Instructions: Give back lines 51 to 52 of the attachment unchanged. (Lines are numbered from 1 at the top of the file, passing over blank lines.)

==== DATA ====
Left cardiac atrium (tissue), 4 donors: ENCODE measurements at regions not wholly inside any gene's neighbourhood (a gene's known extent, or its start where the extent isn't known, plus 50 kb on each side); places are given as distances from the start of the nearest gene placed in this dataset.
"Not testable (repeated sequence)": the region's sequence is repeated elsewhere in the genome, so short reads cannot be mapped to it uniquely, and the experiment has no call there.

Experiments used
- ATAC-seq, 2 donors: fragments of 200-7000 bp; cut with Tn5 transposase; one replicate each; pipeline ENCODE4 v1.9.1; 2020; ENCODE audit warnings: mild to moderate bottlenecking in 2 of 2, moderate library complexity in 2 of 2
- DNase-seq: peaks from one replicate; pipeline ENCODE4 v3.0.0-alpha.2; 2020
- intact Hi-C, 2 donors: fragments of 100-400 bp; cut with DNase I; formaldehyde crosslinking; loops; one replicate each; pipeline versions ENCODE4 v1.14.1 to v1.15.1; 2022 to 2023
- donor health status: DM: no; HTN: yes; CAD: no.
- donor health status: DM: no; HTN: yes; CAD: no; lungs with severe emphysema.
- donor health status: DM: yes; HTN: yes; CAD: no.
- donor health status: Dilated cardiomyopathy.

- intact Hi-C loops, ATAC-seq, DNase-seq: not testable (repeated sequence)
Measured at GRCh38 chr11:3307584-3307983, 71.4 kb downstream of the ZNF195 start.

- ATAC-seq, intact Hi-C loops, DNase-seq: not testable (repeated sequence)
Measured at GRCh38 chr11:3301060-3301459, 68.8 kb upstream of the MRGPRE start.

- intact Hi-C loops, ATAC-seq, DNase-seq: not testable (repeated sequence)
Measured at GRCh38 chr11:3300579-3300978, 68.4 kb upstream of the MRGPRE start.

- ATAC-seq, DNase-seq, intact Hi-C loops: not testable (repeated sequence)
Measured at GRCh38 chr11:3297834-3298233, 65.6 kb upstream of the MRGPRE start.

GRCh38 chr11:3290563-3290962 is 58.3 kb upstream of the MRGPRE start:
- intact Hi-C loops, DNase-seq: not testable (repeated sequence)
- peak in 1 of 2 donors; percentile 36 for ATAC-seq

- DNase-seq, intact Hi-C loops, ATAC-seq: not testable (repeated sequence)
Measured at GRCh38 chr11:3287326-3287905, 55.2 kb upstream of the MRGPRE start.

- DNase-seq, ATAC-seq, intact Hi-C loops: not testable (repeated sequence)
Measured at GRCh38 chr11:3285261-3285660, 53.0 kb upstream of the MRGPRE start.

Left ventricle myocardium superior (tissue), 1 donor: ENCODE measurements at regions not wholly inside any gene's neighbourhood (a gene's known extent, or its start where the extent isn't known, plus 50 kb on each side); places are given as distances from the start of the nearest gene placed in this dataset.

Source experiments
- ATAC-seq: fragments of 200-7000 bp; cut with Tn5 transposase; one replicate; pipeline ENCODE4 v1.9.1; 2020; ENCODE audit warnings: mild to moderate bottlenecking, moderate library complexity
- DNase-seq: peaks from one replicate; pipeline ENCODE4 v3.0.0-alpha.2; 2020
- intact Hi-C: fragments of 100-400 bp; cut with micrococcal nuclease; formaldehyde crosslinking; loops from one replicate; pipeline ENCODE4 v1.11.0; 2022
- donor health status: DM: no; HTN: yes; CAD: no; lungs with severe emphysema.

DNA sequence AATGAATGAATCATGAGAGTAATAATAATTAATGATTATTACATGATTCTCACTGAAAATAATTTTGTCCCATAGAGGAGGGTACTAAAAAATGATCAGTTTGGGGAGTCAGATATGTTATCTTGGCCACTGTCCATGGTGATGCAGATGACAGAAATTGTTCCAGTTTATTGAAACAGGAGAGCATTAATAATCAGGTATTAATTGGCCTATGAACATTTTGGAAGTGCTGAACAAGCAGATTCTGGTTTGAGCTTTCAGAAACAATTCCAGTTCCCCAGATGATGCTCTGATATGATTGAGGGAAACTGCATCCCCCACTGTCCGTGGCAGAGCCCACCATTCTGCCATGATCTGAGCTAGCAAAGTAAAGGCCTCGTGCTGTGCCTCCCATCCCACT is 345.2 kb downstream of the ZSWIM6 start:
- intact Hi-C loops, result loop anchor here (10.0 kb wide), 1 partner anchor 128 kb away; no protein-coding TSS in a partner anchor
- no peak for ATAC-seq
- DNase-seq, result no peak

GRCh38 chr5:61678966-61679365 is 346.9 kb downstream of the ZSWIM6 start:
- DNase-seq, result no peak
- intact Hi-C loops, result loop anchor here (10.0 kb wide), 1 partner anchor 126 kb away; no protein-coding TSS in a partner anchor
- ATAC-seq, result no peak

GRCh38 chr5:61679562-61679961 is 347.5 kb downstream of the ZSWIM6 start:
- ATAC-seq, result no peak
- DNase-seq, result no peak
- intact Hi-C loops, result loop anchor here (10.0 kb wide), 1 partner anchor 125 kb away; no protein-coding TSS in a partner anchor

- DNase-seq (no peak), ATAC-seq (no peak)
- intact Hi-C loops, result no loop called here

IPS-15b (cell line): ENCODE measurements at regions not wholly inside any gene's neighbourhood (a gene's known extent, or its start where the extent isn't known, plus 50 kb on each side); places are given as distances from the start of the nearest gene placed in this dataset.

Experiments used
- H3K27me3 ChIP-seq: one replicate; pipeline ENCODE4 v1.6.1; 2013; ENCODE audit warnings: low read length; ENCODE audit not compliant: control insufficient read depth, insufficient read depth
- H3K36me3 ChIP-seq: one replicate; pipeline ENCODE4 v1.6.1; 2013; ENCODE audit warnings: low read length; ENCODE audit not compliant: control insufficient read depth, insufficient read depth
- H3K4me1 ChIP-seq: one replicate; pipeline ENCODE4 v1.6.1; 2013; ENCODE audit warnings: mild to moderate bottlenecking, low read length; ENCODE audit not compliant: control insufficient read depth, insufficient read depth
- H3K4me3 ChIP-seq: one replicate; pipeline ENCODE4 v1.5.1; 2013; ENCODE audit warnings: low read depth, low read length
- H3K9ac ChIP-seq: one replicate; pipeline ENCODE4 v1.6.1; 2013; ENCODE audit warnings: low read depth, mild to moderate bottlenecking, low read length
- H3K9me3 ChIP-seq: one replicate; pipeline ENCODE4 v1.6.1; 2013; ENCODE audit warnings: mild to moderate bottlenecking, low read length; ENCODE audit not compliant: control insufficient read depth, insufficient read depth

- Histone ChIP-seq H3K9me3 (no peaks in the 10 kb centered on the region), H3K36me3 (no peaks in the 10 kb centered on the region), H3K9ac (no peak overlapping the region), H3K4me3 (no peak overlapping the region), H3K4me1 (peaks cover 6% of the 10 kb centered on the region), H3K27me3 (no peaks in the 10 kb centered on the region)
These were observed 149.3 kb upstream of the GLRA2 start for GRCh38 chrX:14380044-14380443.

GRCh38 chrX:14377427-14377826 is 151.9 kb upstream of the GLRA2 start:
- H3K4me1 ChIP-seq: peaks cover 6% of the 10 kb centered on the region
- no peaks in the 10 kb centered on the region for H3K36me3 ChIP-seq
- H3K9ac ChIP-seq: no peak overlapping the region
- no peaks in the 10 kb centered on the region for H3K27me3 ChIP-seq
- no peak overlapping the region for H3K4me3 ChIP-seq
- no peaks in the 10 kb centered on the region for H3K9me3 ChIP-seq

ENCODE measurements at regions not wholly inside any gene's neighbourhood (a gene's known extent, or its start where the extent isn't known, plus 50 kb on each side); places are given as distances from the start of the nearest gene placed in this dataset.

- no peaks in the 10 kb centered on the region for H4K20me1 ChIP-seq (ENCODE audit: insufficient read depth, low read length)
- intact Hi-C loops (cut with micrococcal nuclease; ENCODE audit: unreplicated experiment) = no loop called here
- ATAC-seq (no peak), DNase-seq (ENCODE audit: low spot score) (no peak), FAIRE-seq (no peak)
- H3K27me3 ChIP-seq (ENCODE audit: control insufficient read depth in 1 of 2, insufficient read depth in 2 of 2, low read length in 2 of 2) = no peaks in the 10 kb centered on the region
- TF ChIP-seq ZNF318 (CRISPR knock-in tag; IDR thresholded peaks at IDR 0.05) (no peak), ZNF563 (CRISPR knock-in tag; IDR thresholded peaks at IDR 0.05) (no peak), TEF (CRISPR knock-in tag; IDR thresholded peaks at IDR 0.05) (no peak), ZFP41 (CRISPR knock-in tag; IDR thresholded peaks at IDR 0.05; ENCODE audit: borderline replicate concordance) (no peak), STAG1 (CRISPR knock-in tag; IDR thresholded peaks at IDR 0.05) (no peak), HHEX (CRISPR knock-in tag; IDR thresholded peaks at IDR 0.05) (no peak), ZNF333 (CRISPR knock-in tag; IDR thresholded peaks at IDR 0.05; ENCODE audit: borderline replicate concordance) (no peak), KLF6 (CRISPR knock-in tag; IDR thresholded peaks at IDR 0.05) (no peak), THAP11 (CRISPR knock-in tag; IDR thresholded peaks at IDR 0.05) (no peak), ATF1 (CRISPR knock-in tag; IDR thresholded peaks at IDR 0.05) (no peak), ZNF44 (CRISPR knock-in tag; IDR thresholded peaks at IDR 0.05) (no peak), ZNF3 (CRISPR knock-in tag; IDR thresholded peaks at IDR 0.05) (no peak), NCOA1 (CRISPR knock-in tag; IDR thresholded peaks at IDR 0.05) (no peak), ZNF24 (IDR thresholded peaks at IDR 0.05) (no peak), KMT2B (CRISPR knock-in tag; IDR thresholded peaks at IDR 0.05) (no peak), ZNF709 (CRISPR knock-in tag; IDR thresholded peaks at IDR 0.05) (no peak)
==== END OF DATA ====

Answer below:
- H3K4me3 ChIP-seq: one replicate; pipeline ENCODE4 v1.5.1; 2013; ENCODE audit warnings: low read depth, low read length
- H3K9ac ChIP-seq: one replicate; pipeline ENCODE4 v1.6.1; 2013; ENCODE audit warnings: low read depth, mild to moderate bottlenecking, low read length